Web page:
American Democracy Project joins Texas voter registration project
KINGSVILLE - August 24, 2006
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Building on the historic young voter turnout in the 2004 elections, the American Democracy Project at Texas A&M University-Kingsville announced a non-partisan project to register young voters in the 2006 election cycle, part of the American Association of State Colleges and Universities’ (AASCU) Texas project to register 40,000 students to vote nationwide.
School administrators and students at 80 colleges and universities will register young voters using a mix of peer-to-peer outreach, encouragement from professors, email and direct mail. The AASCU and Texas A&M-Kingsville projects are part of a nationwide, non-partisan effort to register 350,000 voters in 2006, coordinated by Young Voter Strategies and funded by a $3 million grant from The Pew Charitable Trusts.
Dr. Leslie Hunter is a Regents Professor in history and head of A&M-Kingsville’s American Democracy Project (ADP), which is an AASCU-directed national initiative seeking to create an intellectual and experiential understanding of civic engagement for undergraduates. He offered these supporting facts for the voter registration project.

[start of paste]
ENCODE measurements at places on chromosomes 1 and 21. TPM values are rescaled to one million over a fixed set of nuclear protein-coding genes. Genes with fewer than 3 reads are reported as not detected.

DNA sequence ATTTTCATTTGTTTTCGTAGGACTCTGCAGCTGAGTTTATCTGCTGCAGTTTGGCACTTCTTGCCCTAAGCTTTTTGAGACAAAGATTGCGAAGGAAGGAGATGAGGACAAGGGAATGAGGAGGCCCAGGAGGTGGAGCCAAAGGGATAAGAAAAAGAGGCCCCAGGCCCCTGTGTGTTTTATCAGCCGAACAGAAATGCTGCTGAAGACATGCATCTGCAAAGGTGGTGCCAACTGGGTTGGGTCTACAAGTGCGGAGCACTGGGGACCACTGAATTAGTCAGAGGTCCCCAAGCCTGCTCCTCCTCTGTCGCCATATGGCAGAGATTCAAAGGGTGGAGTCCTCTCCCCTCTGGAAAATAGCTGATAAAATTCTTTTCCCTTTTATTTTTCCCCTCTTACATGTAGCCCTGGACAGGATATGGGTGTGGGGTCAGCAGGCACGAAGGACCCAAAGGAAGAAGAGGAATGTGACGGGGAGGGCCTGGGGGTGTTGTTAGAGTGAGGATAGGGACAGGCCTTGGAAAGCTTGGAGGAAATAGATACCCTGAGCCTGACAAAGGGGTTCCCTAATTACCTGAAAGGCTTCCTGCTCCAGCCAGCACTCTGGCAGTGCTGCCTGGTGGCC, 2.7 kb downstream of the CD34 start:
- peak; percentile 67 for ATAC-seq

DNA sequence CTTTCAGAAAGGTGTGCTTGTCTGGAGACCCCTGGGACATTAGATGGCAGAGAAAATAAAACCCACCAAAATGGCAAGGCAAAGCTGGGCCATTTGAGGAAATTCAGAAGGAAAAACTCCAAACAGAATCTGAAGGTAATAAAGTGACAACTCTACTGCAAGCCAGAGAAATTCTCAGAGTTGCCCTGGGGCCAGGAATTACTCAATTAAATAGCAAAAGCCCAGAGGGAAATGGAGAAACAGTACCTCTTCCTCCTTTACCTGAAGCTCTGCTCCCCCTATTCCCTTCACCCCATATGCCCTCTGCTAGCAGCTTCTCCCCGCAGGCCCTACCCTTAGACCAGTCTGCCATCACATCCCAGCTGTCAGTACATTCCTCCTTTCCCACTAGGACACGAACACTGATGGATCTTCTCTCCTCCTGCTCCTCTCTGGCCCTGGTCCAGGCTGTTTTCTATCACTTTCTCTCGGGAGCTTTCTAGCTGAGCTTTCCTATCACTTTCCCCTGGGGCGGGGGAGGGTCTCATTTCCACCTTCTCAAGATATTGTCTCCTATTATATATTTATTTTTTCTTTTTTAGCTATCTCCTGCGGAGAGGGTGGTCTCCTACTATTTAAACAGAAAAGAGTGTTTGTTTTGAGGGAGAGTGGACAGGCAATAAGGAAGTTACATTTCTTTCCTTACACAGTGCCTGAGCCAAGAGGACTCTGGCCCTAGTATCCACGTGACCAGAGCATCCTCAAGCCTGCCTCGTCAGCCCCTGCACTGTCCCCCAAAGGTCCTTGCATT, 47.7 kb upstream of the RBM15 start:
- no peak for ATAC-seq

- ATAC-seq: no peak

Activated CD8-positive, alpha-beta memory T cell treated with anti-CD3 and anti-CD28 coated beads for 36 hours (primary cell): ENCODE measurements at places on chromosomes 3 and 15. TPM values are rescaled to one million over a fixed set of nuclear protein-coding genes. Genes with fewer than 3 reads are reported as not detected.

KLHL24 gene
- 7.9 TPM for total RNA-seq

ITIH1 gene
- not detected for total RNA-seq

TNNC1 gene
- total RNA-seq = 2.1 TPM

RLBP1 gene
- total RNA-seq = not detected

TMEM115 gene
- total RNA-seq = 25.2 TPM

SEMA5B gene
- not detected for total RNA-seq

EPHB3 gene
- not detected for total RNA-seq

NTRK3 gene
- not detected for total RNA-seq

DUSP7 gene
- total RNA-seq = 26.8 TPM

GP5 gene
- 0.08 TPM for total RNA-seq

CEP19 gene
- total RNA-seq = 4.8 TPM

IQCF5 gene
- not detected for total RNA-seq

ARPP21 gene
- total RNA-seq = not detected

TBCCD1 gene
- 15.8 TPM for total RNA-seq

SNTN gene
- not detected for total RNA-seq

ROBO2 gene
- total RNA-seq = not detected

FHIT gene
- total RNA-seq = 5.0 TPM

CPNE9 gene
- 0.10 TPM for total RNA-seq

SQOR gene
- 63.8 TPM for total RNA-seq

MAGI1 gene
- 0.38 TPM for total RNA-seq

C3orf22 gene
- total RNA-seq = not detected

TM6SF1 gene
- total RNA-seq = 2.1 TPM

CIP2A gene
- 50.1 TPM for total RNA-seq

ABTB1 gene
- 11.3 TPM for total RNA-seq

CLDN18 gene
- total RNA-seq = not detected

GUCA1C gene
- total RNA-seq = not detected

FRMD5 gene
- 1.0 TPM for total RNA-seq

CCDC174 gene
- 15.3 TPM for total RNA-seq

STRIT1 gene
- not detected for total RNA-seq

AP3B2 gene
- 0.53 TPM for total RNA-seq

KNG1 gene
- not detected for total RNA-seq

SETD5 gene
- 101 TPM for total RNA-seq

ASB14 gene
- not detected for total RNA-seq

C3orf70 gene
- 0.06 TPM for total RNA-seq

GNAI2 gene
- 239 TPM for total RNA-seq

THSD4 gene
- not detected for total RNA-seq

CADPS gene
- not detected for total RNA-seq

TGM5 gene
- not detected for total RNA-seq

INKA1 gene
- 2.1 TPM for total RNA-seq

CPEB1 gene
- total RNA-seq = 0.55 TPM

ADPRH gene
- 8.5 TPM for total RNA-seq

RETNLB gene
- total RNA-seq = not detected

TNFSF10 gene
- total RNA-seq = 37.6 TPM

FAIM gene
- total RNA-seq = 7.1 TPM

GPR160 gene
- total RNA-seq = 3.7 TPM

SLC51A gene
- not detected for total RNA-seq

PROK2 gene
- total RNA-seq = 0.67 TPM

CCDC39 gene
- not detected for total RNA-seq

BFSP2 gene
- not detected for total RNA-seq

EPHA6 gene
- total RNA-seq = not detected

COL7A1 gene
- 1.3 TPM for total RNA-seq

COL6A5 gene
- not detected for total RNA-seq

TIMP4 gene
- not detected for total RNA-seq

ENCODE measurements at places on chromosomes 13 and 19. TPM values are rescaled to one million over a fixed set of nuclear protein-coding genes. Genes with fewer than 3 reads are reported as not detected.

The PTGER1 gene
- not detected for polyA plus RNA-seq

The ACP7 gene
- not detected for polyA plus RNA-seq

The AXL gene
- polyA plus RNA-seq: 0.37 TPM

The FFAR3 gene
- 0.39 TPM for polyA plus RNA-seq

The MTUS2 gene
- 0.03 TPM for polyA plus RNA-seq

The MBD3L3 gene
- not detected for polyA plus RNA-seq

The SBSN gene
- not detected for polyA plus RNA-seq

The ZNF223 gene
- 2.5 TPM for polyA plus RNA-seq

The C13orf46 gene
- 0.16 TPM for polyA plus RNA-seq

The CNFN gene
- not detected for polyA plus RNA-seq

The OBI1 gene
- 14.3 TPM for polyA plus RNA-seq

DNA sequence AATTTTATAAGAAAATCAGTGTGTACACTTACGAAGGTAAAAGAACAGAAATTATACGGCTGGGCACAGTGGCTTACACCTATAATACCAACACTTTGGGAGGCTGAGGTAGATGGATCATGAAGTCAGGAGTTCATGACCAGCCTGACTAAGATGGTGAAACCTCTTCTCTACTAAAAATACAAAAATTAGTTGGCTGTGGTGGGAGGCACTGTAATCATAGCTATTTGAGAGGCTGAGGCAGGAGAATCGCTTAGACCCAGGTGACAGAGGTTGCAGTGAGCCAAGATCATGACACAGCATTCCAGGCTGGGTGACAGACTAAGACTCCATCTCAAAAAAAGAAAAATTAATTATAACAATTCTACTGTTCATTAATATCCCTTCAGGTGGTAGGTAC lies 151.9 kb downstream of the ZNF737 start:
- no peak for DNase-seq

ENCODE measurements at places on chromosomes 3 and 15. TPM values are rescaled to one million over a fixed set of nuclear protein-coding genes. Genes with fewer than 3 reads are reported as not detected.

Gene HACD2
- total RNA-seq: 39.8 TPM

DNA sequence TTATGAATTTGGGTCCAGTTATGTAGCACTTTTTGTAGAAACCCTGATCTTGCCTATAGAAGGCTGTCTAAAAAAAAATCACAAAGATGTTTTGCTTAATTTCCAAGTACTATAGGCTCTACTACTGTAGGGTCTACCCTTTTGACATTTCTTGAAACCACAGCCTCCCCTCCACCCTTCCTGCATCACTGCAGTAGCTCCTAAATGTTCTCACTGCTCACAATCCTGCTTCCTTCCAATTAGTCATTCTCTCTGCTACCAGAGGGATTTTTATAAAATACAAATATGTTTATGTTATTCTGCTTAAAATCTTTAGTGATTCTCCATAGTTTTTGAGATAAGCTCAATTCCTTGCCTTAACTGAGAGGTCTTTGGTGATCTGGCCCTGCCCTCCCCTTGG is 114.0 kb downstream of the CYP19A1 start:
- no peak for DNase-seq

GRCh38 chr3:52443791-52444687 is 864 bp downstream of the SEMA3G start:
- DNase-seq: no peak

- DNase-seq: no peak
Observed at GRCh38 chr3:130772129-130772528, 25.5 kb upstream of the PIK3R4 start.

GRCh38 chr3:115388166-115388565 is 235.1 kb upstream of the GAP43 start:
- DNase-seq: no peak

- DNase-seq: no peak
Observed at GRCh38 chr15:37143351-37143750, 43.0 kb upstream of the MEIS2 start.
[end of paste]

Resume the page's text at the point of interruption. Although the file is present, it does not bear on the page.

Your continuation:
“The voting rate in the 2004 presidential election was highest among the citizens age 55 and older. It was lowest among citizens age 18 to 24. Only 47 percent of the younger group voted. A key difference was registration. While 79 percent of the older population was registered, only 58 percent of the younger group was registered.
“In our country, the voting requirements include age, residency/citizenship and registration. If a person is at least 18 and a citizen of the U.S., they can register to vote. Where they are registered is dependent on residency. While in school here at A&M-Kingsville, students can register to vote in either what they consider their home county or in Kleberg County. We will be working with materials that allow us to send in our students’ registration to any Texas county of which the student considers themselves to be a resident.”
Two of the country’s leading voter mobilization researchers will work with AASCU on this voter registration project to track and evaluate which techniques register the most state college students and find out which of them is most likely to result in a vote cast on Election Day. The results can be applied by future voter registration projects at all public colleges, which enroll more than six million students and growing.
“Young people are the future,” said Hunter. “Generation Y, now ages 12-29, is a generation as large as the baby boom generation. Within nine years, they will compose 37.8 percent of the electorate. The American Democracy Project is trying to involve students in civic engagement. We want to encourage them to be interested in, informed about and involved in voting. But students can vote only if they are registered.”
More information about the voter registration project and the ADP at Kingsville is available online at www.americandemocracyproject.com.
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